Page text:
Don’t forget the current tax exempt status is actually a rare privilege and removing it is not actually discriminating against religion. It would simply be removing a benefit. No one is taking away your right to raise a child – the government is attempting to sway culture in the way it wishes. If you don’t wish to follow the government’s direction, what is Caesar’s must be rendered to Caesar and you can vote Caesar out in the next election.

    For that you are willing to take up arms?

    That is not to say I support removing that status. Far from it – I just see a violent reaction to losing a tax privilege to be a serious overreaction, especially in the current American political climate, and not at all in keeping with Christian theology.

    • Jonathon Van Maren says:

      No, Shapiro’s point was that after tax exempt status, losing the ability to opt out of public education and mandatory indoctrination in certain subjects is usually sure to follow. Shapiro’s point, as I understand it, is that if the government were to show up and demand the right to educate your children (which could happen if they eliminate the right to private schooling or homeschooling), two options would be left: Leave the country, or fight back.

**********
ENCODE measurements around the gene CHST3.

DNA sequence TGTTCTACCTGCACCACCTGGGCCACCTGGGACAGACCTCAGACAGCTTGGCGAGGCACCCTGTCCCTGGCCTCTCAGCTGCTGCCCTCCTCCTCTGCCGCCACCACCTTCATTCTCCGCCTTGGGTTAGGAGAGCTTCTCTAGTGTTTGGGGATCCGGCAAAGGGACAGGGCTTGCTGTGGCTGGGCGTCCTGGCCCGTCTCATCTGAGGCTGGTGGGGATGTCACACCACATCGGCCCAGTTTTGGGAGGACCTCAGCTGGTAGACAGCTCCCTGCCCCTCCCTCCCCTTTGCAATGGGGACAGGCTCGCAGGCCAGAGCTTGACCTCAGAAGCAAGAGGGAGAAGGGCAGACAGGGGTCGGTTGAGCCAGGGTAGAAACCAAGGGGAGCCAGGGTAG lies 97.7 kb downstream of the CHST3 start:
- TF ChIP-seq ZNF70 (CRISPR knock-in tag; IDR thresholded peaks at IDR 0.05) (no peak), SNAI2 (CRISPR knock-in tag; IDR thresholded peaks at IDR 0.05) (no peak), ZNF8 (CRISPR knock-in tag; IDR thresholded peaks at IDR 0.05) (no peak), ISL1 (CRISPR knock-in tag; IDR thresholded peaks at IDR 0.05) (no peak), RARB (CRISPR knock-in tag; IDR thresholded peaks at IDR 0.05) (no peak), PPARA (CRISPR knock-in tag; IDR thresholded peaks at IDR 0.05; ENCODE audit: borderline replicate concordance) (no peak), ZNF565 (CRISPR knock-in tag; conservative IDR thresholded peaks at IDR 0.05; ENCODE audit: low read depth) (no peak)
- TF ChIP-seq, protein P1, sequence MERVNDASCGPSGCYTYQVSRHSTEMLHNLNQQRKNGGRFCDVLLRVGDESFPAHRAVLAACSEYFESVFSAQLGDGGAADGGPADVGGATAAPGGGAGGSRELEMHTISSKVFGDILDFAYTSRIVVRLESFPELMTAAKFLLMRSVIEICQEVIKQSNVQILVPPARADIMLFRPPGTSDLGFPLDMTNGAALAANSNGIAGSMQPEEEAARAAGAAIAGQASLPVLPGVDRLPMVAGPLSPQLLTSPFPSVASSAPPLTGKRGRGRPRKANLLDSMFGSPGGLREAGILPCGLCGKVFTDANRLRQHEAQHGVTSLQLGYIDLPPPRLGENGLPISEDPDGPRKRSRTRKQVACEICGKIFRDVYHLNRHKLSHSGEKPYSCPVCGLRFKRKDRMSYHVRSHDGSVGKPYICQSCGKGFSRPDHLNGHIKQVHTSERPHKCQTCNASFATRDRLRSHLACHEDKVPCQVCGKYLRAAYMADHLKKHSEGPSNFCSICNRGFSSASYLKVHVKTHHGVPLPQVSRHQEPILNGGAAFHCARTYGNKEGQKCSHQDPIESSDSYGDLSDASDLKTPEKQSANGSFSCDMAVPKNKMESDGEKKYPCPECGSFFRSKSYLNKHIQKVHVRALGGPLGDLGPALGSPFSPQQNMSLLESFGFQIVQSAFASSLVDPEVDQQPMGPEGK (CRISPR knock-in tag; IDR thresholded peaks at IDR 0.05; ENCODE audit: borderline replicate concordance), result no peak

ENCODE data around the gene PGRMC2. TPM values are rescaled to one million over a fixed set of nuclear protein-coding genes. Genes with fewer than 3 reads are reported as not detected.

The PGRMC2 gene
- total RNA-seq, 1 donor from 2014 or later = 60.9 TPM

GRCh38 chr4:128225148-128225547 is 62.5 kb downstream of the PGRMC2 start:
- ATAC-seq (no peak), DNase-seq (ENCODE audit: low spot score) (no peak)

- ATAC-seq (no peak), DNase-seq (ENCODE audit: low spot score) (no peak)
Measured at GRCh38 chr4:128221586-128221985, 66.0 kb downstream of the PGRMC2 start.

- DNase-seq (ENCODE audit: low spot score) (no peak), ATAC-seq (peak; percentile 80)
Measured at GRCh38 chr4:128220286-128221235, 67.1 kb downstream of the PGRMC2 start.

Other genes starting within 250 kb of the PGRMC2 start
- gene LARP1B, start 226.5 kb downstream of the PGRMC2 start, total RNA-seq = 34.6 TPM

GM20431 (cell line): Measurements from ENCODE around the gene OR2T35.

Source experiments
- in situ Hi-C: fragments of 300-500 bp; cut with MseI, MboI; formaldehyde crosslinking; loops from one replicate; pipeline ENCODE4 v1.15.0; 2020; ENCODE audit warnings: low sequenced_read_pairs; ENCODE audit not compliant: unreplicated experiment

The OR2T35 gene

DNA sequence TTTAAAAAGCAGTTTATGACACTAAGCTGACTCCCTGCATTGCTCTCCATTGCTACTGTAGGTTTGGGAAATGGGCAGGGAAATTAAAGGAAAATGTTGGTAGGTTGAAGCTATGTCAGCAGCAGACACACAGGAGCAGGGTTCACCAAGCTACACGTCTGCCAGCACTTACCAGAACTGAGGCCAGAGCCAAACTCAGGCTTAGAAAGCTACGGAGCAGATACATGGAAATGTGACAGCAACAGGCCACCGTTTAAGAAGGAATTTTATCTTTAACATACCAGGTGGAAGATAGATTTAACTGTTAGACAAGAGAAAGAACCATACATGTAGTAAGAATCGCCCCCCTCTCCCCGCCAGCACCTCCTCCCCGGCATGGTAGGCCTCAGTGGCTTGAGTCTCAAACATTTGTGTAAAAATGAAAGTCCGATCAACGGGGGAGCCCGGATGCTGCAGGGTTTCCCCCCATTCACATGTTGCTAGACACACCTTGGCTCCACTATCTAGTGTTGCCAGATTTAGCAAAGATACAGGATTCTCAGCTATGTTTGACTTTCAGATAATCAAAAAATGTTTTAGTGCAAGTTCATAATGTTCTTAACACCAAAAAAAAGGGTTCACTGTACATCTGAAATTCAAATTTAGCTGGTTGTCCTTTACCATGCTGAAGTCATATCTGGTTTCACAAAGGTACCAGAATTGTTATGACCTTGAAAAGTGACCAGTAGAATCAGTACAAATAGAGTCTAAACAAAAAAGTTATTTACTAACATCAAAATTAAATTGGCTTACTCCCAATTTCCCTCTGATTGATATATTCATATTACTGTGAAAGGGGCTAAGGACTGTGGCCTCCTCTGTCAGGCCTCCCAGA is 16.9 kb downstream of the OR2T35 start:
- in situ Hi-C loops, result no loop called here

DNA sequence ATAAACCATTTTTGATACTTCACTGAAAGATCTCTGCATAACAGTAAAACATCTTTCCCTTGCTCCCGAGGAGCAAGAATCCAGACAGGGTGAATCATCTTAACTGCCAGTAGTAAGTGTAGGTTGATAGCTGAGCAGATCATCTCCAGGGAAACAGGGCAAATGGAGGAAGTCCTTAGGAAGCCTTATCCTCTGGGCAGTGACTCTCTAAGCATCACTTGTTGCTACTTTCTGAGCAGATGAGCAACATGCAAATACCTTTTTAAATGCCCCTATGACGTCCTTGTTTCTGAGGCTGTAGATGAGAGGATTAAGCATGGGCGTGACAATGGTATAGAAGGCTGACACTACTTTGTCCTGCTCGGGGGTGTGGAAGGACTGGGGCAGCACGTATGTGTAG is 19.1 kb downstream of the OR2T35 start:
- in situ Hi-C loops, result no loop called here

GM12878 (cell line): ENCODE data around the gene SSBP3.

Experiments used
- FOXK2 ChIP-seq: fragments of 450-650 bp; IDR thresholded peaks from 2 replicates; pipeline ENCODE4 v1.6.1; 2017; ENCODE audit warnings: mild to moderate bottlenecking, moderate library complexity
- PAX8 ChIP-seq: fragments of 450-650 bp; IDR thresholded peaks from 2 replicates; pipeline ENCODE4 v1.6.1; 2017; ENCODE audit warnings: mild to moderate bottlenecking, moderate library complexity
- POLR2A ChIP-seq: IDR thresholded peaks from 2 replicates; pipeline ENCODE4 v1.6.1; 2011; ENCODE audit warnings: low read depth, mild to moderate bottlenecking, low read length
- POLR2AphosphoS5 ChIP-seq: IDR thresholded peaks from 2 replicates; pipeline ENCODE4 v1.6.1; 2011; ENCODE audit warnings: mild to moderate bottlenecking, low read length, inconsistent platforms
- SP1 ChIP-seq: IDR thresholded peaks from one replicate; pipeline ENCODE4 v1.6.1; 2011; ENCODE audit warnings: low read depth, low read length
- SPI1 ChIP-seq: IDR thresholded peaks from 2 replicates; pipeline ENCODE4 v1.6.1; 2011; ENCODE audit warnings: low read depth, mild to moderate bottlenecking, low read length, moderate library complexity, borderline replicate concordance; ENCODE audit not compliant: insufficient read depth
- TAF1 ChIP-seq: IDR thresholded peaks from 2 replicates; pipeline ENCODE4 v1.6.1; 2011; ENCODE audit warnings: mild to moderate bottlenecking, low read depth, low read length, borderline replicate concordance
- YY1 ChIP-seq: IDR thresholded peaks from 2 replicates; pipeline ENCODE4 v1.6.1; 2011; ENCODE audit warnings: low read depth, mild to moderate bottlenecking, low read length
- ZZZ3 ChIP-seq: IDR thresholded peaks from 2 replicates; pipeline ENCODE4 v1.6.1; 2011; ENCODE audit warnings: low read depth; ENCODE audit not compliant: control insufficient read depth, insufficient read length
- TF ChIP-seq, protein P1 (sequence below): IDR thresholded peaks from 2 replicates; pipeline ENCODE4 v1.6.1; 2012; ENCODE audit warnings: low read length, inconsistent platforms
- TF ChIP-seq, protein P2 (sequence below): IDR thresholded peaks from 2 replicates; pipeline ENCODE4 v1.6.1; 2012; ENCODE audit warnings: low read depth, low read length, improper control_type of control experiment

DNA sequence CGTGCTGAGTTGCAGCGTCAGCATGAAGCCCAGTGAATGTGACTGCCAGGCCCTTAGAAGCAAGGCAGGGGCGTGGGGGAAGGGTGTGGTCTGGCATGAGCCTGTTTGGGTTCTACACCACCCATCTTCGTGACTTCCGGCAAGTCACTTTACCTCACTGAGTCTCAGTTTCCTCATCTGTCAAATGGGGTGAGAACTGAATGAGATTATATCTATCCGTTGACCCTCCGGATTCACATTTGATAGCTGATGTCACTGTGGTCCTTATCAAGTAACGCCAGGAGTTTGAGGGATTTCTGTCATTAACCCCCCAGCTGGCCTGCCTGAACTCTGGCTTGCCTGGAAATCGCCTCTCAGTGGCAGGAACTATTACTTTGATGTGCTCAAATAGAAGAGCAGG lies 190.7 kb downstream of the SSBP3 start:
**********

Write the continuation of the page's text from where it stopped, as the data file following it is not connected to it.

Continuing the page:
If you’re asking my opinion on what the right response to the loss of tax exempt status would be, I’d agree with you. Political protest, sure. Lobbying, sure. But violence would be absolutely immoral. I didn’t mean my analysis of Shapiro’s position to indicate otherwise.